3rd April 2017
Cancer. Not a disease but a culture. A major story twist. The deadly misfortune has been part of the most tragic films and literature. Mostly it would be the male protagonist, he falls sick and doctors tell him, “You have last stage Cancer, only few days of your life are left” and then an dramatic scene follows. “Ab inhe dawa ki nahi dua ki zaroorat hai (She needs prayers now not medicine)” is a much clichéd dialogue from hindi films of yesteryears.
In real life however, among friends and family such misfortune was rarely heard. With advancement in medical science Cancer became something not to be scared of but survive. Stories of Cancer survivors goes viral on social media these days. Celebrity Cancer survivors like Lisa Ray, Yuvraj Singh make headlines and give TED talks.
Lie. Everything is a lie. This mammoth misfortune has befallen upon me and my family. On 17th March, mother walked out of home for routine checkup. She was having cough, her X-ray reports showed a lot of pleural effusion. I Googled pleural effusion. Found out what is it and what should be done to bring immediate relief. I told mom, “Ma let’s go to the hospital, pleural effusion isn’t good, they will have to take out the fluid from your lungs.”
Today, 3rd April 2017, she is still in ICU. Faintly she tells us, “I would get better slowly. I know XYZ person, he got prostate cancer, lived for twenty years.” I leave her in the ICU and visit her Oncologist who tells me there is almost no hope. Everything seems to go against her. They were very hopeful last week when they inserted a chest tube to drain out fluid. Over 1500 ml of fluid was drained. They were planning a ‘pleurodesis’, a surgical process done once all fluids are drained out to prevent further accumulation of fluids in lungs. But today we were told Pleurodesis won’t be possible as there are more fluids which are not coming out.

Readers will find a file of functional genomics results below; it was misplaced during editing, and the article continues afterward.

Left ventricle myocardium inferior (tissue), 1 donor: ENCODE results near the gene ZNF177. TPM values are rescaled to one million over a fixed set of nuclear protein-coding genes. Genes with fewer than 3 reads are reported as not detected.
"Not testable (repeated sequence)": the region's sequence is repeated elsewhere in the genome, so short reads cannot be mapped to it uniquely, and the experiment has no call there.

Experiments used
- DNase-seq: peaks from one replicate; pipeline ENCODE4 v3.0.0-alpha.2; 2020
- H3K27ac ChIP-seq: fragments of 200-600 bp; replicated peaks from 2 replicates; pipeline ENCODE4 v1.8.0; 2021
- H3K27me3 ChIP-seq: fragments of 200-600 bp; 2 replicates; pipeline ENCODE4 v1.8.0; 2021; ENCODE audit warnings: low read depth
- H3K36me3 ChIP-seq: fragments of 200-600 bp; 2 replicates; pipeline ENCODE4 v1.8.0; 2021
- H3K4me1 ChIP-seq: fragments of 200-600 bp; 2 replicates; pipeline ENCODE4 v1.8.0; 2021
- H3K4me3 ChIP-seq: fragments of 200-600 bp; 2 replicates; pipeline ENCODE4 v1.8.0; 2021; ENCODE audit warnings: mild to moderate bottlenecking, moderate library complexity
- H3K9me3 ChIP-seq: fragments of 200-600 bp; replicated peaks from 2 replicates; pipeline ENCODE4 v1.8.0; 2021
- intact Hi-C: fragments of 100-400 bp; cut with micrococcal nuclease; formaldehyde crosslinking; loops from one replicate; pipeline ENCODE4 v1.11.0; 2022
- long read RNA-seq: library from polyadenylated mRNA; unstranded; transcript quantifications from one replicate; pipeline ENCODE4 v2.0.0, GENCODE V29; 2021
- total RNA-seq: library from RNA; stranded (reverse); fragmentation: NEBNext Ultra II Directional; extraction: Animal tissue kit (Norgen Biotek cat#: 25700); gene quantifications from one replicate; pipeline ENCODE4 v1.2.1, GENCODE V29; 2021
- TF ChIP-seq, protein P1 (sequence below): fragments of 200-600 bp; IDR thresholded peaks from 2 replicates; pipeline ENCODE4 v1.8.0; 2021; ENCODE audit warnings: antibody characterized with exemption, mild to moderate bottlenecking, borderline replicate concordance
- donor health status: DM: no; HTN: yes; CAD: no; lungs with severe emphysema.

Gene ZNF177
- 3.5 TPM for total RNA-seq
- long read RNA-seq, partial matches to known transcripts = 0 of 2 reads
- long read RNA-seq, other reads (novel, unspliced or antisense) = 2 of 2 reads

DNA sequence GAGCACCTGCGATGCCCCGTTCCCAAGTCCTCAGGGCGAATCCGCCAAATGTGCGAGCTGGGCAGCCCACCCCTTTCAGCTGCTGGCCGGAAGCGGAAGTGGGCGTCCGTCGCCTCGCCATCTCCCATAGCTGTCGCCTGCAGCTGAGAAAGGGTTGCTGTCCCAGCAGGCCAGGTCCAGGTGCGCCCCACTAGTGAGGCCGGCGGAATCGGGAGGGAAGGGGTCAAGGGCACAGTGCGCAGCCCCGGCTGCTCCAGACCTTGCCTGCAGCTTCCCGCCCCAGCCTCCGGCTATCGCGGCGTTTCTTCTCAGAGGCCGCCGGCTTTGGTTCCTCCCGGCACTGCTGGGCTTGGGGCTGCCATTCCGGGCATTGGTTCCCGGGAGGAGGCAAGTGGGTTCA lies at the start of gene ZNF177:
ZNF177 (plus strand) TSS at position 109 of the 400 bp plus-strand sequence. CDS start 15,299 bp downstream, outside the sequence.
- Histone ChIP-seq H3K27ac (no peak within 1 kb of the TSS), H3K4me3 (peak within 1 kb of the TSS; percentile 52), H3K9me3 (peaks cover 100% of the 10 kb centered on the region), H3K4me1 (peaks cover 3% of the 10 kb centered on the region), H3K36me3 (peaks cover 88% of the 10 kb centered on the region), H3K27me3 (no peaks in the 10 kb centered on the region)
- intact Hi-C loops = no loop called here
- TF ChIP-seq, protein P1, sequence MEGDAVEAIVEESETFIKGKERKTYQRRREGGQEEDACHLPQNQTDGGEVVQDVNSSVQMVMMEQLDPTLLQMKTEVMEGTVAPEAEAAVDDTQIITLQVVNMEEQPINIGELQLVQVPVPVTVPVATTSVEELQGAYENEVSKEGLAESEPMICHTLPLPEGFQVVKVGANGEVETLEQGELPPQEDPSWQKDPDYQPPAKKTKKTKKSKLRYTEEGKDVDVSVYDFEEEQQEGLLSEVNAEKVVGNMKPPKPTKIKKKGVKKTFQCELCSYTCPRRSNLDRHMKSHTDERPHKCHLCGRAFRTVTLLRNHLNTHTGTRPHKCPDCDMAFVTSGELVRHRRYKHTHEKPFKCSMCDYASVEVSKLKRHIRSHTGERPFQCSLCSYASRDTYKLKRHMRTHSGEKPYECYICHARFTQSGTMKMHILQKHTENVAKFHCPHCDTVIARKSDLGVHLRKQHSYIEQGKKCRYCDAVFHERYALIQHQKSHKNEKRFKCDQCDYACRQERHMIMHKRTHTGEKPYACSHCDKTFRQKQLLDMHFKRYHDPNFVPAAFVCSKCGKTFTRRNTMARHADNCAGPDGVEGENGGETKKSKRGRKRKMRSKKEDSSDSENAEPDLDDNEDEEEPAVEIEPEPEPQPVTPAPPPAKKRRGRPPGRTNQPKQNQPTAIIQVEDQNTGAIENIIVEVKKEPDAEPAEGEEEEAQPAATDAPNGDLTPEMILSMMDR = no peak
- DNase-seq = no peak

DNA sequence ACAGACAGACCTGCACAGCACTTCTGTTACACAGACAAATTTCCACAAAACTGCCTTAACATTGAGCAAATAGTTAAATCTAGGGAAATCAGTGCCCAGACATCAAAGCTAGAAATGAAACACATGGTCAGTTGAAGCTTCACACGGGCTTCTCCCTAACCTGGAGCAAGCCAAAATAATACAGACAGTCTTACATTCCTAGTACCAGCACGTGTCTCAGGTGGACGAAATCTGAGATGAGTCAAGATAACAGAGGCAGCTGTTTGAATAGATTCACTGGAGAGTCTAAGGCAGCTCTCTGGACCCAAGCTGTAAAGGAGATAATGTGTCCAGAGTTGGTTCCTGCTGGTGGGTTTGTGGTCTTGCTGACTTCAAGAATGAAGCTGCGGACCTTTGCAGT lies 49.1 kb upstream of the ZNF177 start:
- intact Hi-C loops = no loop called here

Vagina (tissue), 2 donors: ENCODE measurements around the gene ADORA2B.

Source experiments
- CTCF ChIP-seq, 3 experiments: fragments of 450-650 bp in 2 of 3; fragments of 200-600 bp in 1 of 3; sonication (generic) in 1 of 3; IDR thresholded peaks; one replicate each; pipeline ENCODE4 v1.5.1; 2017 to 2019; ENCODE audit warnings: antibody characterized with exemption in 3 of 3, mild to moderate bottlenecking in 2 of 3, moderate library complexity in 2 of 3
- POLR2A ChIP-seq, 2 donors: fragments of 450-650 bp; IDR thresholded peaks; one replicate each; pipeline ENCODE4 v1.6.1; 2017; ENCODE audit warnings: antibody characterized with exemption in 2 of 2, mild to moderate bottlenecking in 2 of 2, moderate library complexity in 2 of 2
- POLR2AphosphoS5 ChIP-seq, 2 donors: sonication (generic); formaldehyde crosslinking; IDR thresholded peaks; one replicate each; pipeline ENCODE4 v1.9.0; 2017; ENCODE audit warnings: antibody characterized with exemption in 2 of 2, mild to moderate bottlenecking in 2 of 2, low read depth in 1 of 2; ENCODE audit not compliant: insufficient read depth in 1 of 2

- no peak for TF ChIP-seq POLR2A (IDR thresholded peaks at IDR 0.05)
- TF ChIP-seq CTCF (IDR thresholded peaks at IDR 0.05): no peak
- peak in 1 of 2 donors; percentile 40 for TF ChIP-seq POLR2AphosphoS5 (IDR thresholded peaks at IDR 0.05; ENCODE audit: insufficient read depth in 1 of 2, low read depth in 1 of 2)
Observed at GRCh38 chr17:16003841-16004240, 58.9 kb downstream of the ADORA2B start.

Now they say there is one last hope. A particular oral medication which works on certain type of cancer cells. It has a higher chances of working on Asian, female, non-smokers. If this works she may have 12-18 months. If not, it’s a matter of counting days.
Are the doctors trying to get rid of us because we are CGHS empaneled as with each day their overhead costs are increasing? Why else would the doctor tell me to start doing my homework on finding out a hospital closer to my home where she can be given palliative care or try to take her home with home nursing facility. Why can’t palliative care be given in this hospital itself? If so much of fluids are drained why Pleurodesis cannot be done, the procedure which was likely to improve her breathing so that she could prepare for Chemo? Are these doctors deliberately discouraging us to continue with the treatment here and pushing us to places like Rajiv Gandhi Cancer Institute or Dharamshila Cancer Hospital? How can I trust them when they say there are more fluids so we cannot do pluerodesis but at the same time they have removed the chest tube and shifted her to the Ward. Shouldn’t the tube still be there? The Oncologist was so positive till Saturday and today everything was negative.
My suspicion aside, she has cancer and we would lose her sooner than before, that much is settled. What I am really worried about right now is an area that’s completely dark for me. How to go from here? What does it mean when doctor say, “Patient is terminal we cannot do anything.” Terminal means how many days? Weeks? Months? Does terminal mean we have to sit around and watch the patient die? They say stage 4 means the Cancer has spread to other parts of the body. As of now mother’s other parts like liver, brain, kidney, heart are working fine. Do we have to now wait and watch how the cancer spreads to each part and causes pain and suffering to her? How does it all work after doctors give up? What is the patient and patient’s family supposed to do?
In the evening they shifted her to the ward. She looked better, was feeling better, spoke to us most normally, she heard YouTube songs and wanted to go on Facebook. She is convinced that the worst is over and she is going to get better now. She said, “After getting better I want to go to the Sarada Mission.” How can I tell this brave patient that doctors think she is terminal. It sounds insane.